If that wasn’t enough, it’s followed by “Mother of Pearl” one of my favourite ever ‘corkers’ by Roxy Music, indeed it would almost certainly be one of my ‘Desert Island Discs‘ if I were ever invited on to the programme. Ferry’s lyrics are 100% top notch from start to finish, even if I’ve never really been certain what he’s banging on about. For me it’s just one of those songs that sounds right, if that makes sense?

Sunset” closes an almost perfect album, perfectly. It’s an ode to death, but it could just as easily be referring to the end of a lovely summer’s day. One word: GORGEOUS!

Is “Stranded” Roxy’s best album? Depends who you talk to. For me, it’s certainly the best of their output from this era, although there are cuts from both “For Your Pleasure” and “Country Life” I wish were on it too, just to selfishly make it 100% perfect.

I do think that, in 1974, I was in a weird minority of music fans. I knew lots of people at school who liked Emerson, Lake & Palmer or Roxy Music, but rarely both. It was almost as if everybody had to fit into one camp or the other. Likewise there seemed to be ‘rivalry’ between ELP and Yes fans, T.Rex & Slade fans, even Roxy Music and Bowie fans.

Me? I was just into it all.

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April 13th 1973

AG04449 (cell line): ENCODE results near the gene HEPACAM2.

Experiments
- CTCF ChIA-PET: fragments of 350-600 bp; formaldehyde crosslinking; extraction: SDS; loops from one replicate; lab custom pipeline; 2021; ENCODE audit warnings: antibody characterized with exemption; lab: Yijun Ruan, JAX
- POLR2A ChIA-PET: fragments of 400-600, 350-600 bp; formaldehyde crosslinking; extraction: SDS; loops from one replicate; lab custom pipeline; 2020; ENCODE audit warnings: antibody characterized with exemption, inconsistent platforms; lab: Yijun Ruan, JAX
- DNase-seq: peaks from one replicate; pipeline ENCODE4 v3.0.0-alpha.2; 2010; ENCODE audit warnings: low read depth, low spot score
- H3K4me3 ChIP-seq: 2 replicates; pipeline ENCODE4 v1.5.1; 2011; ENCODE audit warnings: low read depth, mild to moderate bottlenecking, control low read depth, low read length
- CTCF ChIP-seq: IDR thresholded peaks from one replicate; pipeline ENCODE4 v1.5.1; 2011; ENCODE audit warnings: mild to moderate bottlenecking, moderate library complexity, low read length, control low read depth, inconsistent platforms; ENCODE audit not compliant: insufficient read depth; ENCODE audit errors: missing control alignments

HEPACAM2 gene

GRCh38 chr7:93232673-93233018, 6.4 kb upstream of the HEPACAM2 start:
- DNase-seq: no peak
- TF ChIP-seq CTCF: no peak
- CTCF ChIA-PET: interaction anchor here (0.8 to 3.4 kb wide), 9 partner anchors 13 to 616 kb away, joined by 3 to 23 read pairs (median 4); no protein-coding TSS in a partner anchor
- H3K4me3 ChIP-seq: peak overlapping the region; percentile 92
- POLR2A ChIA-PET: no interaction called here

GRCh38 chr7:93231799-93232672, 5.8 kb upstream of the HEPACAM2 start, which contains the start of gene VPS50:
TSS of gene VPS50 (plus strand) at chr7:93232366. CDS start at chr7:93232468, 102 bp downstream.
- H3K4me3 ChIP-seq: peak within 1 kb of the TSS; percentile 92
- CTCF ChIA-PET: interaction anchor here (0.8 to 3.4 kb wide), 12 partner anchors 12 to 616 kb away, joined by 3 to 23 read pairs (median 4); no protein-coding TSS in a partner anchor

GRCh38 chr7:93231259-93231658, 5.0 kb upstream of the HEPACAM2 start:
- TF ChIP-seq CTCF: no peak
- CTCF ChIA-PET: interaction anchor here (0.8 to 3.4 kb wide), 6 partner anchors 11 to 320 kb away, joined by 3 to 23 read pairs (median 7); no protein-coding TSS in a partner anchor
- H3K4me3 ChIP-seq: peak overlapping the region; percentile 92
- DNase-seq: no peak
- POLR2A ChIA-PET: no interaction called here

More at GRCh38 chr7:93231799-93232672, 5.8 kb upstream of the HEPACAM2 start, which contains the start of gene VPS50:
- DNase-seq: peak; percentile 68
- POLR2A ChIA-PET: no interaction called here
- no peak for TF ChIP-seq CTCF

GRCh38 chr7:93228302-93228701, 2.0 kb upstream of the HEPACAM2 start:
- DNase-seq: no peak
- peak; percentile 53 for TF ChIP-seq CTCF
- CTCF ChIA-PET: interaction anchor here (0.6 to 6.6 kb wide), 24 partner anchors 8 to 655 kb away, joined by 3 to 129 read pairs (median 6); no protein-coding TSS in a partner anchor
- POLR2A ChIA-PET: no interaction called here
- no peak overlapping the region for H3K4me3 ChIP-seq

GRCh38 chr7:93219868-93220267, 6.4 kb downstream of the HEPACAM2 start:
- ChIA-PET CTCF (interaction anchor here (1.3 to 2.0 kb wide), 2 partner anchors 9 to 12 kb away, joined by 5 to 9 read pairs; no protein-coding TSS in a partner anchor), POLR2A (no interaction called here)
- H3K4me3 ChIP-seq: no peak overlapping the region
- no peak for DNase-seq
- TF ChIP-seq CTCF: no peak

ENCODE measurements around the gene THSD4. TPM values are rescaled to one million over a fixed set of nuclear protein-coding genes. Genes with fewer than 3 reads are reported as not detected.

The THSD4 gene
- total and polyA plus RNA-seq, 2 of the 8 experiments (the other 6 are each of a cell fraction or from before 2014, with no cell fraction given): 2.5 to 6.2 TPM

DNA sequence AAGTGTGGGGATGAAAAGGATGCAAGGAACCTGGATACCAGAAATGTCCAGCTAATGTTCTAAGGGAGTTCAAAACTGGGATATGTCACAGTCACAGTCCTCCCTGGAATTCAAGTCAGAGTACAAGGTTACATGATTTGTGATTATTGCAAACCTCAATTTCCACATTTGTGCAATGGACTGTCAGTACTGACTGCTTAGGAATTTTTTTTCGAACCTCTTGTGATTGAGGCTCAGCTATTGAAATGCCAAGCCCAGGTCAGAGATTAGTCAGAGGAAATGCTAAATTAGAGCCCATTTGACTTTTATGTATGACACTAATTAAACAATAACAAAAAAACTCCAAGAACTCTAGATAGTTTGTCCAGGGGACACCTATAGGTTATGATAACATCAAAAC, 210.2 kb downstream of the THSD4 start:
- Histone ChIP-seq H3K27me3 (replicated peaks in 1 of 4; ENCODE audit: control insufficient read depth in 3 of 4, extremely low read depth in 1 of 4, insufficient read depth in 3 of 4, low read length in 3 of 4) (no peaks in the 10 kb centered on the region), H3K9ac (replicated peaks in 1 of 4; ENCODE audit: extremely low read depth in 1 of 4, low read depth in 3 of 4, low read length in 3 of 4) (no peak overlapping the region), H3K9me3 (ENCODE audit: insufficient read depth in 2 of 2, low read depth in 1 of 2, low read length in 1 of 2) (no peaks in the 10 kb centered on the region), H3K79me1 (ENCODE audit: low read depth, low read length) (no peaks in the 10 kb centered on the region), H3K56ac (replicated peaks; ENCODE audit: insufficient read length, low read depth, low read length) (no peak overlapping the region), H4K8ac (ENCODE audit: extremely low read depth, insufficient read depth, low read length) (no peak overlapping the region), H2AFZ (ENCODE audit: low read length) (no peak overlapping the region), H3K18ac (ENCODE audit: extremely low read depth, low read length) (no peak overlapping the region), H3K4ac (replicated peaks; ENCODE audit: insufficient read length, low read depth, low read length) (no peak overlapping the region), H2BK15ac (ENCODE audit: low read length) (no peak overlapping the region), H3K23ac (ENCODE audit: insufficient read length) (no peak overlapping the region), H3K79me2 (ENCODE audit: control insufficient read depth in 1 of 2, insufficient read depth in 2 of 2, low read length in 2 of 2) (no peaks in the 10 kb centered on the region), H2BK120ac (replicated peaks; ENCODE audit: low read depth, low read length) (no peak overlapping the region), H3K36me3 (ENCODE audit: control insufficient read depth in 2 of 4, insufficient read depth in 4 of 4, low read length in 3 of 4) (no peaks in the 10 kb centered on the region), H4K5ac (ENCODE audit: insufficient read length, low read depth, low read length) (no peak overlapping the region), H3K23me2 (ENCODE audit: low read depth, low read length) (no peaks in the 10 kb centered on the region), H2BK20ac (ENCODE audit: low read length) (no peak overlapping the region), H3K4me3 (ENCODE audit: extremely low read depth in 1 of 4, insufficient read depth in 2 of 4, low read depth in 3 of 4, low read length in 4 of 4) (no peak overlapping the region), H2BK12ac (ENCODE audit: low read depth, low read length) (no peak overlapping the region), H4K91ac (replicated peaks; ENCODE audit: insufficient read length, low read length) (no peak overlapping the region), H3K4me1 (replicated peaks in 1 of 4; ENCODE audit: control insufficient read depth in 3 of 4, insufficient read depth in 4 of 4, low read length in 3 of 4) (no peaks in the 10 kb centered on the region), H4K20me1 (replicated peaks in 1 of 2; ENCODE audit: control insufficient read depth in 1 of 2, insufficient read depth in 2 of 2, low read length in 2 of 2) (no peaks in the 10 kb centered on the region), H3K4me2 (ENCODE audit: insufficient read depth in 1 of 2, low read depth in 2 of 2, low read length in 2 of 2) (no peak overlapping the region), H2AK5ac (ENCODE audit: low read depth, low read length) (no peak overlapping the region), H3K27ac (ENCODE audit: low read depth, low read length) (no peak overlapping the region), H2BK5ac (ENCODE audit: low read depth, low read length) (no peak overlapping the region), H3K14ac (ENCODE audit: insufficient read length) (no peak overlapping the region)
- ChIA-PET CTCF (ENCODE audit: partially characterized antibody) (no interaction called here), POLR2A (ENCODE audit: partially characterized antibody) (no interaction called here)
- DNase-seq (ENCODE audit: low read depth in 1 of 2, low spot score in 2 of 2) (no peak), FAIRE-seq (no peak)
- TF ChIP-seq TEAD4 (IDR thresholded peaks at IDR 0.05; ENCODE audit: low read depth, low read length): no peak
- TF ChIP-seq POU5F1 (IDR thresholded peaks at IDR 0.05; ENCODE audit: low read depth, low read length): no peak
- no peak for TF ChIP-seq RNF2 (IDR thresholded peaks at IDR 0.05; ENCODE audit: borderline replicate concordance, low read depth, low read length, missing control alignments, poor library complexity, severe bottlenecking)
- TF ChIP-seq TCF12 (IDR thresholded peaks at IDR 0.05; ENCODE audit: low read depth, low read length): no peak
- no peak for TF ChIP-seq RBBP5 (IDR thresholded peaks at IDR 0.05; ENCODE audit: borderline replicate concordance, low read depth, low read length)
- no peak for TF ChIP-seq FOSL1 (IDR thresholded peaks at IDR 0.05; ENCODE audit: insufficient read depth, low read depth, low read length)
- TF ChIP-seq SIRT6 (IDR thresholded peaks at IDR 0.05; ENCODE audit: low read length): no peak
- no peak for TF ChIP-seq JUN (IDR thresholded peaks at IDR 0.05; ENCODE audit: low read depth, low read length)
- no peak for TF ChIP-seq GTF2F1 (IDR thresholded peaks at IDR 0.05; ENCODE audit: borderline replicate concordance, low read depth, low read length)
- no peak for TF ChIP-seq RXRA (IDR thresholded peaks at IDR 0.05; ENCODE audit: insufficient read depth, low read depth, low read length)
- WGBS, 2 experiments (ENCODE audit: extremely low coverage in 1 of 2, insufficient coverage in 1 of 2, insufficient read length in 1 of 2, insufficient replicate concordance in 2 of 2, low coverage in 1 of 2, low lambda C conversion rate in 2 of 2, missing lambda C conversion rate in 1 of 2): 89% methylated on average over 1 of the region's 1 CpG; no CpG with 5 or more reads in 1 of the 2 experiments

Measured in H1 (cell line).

“Had lie in, in morning (great)” / “Went up Dave C’s. Brrwd Roxy Music, lent him Phantasmagoria. Started work at 4 o’clock”

On of the strange things about being a teenager is this inate ability for them to just sleep and sleep and sleep.

I was no different.  On Sundays – or days when i didn’t have school or work – it was certainly not unusual for me to keep my sorry arse in bed until after midday, often stumbling downstairs just in time for dinner. (In British parlance, “dinner” is the middle meal of the day, not the last… I’d hate for American readers to think I was so bloomin’ sad I didn’t get up until 5pm! (OK, who at the back shouted out “Are you sure?”)

Naturally, as my skis now tip over the edge of  the precipice for that fast slalom run to dotage I regret staying in bed all that time and wonder why I didn’t just get up, get out and enjoy the world for all it was?!

Kids don’t know how good they’ve got it. (I often wonder if the reason I can’t sleep now is because I just slept too much as a teenager? Do we all perhaps have a fixed quantity of snoozetime?)

In other news the “friends of TRO” record club was thriving

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March 27th 1973

“Day Off” / “Went to Southampton with Mal & Nig – Went in Wimpy’s for dinner – I bought Magical Love – Saturnalia” / “Got Roxy Music tickets”

This could end up being a meandering lengthy post…….

Let’s start off with the reference to Wimpy’s shall we?

Wimpy – or Wimpy Bars as they were known then – were the first American-style ‘fast food’ restaurants in Britain. (For the sake of a “fast food” descriptor we shall conveniently ignore the whole British “fish & chip” phenomenon… the precursor of ALL fast food, surely?)